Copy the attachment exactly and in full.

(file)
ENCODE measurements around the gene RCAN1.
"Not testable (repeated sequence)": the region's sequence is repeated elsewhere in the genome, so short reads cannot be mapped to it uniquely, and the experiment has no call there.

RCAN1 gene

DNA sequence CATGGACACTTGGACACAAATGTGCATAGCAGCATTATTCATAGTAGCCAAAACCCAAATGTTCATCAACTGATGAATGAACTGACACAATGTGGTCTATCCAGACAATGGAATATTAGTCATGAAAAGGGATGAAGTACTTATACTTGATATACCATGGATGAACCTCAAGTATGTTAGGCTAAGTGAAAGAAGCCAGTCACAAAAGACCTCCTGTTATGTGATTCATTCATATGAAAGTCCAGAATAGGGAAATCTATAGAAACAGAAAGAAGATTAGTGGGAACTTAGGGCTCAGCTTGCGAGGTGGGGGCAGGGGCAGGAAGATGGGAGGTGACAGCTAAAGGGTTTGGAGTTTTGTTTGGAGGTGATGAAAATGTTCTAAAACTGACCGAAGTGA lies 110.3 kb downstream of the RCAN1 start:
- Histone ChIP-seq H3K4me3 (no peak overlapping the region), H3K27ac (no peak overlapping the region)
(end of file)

ENCODE measurements around the gene RCAN1.
"Not testable (repeated sequence)": the region's sequence is repeated elsewhere in the genome, so short reads cannot be mapped to it uniquely, and the experiment has no call there.

RCAN1 gene

DNA sequence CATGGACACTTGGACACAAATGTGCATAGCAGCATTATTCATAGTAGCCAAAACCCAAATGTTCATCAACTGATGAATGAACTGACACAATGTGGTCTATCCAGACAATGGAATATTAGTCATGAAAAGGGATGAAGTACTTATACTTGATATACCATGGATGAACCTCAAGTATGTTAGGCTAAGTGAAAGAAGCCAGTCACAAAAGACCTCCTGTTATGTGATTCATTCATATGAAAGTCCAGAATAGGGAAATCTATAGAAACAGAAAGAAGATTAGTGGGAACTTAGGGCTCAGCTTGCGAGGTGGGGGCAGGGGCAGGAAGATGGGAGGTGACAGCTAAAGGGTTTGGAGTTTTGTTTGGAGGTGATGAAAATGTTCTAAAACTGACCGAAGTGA lies 110.3 kb downstream of the RCAN1 start:
- Histone ChIP-seq H3K4me3 (no peak overlapping the region), H3K27ac (no peak overlapping the region)